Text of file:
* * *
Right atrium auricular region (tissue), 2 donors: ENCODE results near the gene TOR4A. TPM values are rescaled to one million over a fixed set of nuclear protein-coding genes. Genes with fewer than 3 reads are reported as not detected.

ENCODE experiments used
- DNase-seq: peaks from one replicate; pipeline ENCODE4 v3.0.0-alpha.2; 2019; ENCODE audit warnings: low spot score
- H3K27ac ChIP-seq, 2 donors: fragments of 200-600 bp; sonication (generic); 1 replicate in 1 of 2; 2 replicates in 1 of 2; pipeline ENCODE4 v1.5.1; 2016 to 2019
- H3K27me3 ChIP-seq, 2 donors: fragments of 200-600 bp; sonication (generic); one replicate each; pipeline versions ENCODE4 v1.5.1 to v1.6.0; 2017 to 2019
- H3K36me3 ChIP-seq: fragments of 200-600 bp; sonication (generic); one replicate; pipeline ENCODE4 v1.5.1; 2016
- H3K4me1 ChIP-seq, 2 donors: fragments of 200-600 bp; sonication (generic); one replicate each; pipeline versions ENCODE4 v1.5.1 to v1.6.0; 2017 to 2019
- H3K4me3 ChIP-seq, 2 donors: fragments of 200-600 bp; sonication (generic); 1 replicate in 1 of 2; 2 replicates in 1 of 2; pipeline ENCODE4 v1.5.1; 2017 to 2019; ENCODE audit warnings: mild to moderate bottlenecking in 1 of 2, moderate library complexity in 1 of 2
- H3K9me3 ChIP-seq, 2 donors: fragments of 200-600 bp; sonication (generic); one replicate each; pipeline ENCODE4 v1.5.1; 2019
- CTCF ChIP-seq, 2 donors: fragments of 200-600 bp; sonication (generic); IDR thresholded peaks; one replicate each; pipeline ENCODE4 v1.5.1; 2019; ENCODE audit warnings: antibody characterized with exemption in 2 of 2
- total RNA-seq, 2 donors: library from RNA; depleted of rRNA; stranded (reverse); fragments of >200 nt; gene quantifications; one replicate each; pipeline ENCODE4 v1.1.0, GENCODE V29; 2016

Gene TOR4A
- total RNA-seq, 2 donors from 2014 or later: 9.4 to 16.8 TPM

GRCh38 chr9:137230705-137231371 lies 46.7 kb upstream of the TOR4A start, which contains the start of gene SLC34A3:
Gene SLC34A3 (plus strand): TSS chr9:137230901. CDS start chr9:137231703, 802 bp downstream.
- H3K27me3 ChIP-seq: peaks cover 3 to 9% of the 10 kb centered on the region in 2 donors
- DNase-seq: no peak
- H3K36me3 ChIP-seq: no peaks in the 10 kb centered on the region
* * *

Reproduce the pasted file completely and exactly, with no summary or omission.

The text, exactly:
Right atrium auricular region (tissue), 2 donors: ENCODE results near the gene TOR4A. TPM values are rescaled to one million over a fixed set of nuclear protein-coding genes. Genes with fewer than 3 reads are reported as not detected.

ENCODE experiments used
- DNase-seq: peaks from one replicate; pipeline ENCODE4 v3.0.0-alpha.2; 2019; ENCODE audit warnings: low spot score
- H3K27ac ChIP-seq, 2 donors: fragments of 200-600 bp; sonication (generic); 1 replicate in 1 of 2; 2 replicates in 1 of 2; pipeline ENCODE4 v1.5.1; 2016 to 2019
- H3K27me3 ChIP-seq, 2 donors: fragments of 200-600 bp; sonication (generic); one replicate each; pipeline versions ENCODE4 v1.5.1 to v1.6.0; 2017 to 2019
- H3K36me3 ChIP-seq: fragments of 200-600 bp; sonication (generic); one replicate; pipeline ENCODE4 v1.5.1; 2016
- H3K4me1 ChIP-seq, 2 donors: fragments of 200-600 bp; sonication (generic); one replicate each; pipeline versions ENCODE4 v1.5.1 to v1.6.0; 2017 to 2019
- H3K4me3 ChIP-seq, 2 donors: fragments of 200-600 bp; sonication (generic); 1 replicate in 1 of 2; 2 replicates in 1 of 2; pipeline ENCODE4 v1.5.1; 2017 to 2019; ENCODE audit warnings: mild to moderate bottlenecking in 1 of 2, moderate library complexity in 1 of 2
- H3K9me3 ChIP-seq, 2 donors: fragments of 200-600 bp; sonication (generic); one replicate each; pipeline ENCODE4 v1.5.1; 2019
- CTCF ChIP-seq, 2 donors: fragments of 200-600 bp; sonication (generic); IDR thresholded peaks; one replicate each; pipeline ENCODE4 v1.5.1; 2019; ENCODE audit warnings: antibody characterized with exemption in 2 of 2
- total RNA-seq, 2 donors: library from RNA; depleted of rRNA; stranded (reverse); fragments of >200 nt; gene quantifications; one replicate each; pipeline ENCODE4 v1.1.0, GENCODE V29; 2016

Gene TOR4A
- total RNA-seq, 2 donors from 2014 or later: 9.4 to 16.8 TPM

GRCh38 chr9:137230705-137231371 lies 46.7 kb upstream of the TOR4A start, which contains the start of gene SLC34A3:
Gene SLC34A3 (plus strand): TSS chr9:137230901. CDS start chr9:137231703, 802 bp downstream.
- H3K27me3 ChIP-seq: peaks cover 3 to 9% of the 10 kb centered on the region in 2 donors
- DNase-seq: no peak
- H3K36me3 ChIP-seq: no peaks in the 10 kb centered on the region